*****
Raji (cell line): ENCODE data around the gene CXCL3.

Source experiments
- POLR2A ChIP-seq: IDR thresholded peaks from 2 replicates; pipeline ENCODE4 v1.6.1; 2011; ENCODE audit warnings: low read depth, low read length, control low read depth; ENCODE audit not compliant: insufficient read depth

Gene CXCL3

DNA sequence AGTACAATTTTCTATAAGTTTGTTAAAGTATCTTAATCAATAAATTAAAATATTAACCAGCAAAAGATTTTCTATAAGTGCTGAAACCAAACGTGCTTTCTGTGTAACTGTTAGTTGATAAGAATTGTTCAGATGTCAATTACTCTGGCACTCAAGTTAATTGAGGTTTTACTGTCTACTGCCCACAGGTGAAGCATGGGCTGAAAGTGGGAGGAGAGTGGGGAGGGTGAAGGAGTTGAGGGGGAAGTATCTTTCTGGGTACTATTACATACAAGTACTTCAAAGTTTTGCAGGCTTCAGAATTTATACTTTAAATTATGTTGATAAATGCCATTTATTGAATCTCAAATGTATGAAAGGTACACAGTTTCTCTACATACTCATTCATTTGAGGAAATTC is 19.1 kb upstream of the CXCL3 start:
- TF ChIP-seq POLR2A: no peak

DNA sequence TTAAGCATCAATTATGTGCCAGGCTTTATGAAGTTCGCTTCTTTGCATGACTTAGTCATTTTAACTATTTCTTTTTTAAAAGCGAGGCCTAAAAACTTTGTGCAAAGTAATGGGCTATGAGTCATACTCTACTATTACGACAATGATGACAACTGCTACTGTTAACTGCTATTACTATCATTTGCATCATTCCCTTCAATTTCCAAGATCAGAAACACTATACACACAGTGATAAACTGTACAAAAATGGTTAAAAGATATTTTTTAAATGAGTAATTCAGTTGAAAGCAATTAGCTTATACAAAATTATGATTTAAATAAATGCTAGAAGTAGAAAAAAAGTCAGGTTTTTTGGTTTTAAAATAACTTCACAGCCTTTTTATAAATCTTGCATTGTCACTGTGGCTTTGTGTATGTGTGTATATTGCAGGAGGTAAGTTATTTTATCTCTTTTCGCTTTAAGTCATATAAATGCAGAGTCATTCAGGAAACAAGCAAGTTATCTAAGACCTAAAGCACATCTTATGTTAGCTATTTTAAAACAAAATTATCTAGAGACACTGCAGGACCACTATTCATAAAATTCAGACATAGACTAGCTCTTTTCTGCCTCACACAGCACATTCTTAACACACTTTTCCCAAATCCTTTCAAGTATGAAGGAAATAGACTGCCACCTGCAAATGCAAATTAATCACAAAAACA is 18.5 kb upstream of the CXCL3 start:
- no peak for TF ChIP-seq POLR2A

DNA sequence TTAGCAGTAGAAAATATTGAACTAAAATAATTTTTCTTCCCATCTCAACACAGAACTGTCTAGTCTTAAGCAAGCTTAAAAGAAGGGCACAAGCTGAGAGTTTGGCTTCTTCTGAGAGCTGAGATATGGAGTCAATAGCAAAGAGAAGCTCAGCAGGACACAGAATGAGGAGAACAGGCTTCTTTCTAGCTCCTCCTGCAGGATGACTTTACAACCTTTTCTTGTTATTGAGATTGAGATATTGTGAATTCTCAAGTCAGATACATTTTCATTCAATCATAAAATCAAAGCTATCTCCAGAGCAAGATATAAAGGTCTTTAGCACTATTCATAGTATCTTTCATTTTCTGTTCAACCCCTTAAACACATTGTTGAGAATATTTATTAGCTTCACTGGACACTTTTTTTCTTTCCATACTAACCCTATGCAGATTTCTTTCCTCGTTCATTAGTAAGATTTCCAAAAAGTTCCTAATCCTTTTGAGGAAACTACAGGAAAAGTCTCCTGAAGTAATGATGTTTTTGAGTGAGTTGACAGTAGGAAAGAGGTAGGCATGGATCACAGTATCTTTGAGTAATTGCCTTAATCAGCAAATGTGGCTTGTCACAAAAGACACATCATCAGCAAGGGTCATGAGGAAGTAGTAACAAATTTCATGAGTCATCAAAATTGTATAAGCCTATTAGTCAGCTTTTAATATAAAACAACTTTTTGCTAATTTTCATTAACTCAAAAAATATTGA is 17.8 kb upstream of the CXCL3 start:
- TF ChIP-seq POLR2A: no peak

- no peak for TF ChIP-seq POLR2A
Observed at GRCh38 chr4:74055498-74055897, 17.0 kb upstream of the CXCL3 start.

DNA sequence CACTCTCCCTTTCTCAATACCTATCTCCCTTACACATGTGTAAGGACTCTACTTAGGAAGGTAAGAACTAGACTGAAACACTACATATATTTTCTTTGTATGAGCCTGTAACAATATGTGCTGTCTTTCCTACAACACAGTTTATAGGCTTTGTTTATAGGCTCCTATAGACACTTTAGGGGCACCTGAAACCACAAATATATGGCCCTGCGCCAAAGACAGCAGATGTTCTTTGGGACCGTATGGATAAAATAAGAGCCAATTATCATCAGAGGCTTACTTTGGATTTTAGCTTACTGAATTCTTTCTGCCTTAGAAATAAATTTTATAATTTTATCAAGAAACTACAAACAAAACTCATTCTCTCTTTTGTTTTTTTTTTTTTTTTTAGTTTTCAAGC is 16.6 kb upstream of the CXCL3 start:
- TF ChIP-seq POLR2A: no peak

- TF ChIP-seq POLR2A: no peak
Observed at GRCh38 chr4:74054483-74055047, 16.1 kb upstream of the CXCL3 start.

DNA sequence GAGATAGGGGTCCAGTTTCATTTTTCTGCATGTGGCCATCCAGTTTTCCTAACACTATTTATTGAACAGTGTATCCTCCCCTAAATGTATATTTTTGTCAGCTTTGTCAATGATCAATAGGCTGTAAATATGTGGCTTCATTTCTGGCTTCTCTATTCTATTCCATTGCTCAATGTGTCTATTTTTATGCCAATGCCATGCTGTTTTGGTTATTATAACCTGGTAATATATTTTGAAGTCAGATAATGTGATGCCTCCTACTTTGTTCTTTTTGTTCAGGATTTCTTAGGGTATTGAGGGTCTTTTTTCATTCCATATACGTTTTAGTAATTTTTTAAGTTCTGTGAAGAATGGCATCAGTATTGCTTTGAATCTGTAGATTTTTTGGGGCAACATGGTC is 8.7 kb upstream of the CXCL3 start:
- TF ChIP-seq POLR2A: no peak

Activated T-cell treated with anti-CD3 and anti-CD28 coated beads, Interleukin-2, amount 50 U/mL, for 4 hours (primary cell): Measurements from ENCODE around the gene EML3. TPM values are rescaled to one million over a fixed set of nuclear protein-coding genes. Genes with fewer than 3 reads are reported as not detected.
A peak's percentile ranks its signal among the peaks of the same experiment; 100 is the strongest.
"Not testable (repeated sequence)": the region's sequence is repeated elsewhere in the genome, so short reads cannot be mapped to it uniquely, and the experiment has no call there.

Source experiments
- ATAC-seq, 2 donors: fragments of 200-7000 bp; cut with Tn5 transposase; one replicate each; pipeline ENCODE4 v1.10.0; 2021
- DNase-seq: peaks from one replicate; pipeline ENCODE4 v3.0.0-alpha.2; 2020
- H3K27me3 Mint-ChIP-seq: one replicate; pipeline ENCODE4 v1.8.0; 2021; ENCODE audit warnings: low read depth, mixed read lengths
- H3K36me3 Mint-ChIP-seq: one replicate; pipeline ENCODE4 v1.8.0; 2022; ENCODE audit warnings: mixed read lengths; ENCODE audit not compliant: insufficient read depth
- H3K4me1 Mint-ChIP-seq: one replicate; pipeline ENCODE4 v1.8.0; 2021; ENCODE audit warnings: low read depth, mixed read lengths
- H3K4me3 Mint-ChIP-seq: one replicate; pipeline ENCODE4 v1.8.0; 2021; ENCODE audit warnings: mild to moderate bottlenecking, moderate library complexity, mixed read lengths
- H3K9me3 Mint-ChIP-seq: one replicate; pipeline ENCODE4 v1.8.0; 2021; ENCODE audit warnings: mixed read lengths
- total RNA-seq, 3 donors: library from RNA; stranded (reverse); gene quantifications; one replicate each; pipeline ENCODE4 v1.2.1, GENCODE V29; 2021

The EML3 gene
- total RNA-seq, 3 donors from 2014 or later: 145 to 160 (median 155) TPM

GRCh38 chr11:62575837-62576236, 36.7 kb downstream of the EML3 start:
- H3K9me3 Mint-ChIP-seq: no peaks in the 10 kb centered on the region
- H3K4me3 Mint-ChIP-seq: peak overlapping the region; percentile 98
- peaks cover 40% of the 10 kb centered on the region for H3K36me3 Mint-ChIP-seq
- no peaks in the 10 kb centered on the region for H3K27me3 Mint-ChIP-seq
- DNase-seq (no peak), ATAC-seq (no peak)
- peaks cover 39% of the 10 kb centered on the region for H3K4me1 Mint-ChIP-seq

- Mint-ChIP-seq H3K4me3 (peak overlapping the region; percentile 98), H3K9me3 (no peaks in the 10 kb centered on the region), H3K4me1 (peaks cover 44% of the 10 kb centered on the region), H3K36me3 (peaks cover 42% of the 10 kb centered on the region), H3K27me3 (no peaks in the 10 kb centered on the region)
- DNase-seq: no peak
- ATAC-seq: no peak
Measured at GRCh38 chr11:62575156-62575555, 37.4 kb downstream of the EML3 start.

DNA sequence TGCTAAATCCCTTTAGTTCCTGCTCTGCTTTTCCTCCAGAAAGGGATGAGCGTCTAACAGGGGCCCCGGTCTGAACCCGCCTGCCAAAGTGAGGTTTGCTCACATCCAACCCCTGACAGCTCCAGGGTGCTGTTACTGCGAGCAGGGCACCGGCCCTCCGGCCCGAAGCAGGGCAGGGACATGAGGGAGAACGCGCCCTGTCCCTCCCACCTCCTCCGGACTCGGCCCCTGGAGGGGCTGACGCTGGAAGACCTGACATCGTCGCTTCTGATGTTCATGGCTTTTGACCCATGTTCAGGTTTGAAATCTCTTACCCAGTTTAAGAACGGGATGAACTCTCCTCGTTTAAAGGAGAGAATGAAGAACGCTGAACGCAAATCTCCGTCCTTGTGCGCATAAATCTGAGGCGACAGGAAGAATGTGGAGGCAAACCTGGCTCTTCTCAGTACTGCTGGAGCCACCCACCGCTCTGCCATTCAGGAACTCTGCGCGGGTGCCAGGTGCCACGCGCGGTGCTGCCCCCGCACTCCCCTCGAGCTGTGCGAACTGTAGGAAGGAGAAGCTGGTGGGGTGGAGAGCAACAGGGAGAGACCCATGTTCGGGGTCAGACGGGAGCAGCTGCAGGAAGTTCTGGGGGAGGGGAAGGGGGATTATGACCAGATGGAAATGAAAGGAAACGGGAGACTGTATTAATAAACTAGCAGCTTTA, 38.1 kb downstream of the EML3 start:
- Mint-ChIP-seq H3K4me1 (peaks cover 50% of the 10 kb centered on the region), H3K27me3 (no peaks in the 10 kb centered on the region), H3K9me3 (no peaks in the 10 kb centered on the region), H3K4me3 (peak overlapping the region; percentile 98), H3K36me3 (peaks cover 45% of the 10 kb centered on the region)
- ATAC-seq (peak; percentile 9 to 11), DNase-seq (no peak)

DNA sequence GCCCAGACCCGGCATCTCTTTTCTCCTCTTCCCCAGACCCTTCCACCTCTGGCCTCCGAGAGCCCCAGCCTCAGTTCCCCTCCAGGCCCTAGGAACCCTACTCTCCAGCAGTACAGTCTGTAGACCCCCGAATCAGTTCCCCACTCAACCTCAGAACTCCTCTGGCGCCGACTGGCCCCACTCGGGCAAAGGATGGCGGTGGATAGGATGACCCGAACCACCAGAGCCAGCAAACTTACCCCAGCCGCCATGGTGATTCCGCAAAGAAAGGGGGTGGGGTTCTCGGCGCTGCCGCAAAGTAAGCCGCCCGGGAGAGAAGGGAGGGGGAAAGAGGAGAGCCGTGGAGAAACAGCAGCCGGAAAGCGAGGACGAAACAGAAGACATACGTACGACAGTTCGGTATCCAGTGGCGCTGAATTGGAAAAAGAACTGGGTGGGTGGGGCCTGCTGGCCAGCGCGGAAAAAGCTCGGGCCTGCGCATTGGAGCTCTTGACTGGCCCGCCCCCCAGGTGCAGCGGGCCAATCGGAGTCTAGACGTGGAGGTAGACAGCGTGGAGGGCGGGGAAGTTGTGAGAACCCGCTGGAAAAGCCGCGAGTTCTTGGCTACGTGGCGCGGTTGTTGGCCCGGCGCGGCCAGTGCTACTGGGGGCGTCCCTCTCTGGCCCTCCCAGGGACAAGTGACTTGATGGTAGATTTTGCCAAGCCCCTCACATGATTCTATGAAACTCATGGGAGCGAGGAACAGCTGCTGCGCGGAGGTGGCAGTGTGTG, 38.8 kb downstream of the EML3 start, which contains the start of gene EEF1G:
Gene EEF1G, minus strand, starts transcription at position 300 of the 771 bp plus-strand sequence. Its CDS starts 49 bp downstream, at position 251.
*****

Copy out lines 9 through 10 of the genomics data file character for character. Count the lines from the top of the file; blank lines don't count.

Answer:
DNA sequence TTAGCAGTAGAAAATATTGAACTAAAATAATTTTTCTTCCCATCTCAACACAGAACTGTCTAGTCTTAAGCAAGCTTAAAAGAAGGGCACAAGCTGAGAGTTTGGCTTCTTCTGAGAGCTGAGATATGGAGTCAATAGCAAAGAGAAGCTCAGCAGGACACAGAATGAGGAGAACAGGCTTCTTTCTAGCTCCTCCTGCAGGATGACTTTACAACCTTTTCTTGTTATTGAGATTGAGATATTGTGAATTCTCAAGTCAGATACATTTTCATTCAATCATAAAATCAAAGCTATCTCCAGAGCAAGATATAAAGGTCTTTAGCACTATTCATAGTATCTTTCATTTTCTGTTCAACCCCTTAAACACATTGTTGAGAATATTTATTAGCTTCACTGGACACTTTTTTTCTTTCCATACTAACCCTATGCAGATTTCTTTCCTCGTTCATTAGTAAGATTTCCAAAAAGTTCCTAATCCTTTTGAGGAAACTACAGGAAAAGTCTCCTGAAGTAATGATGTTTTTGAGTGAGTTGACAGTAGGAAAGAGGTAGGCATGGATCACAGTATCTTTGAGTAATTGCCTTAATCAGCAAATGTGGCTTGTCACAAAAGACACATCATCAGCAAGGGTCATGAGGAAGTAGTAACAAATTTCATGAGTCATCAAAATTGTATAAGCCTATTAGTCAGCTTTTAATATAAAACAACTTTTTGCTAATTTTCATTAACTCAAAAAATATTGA is 17.8 kb upstream of the CXCL3 start:
- TF ChIP-seq POLR2A: no peak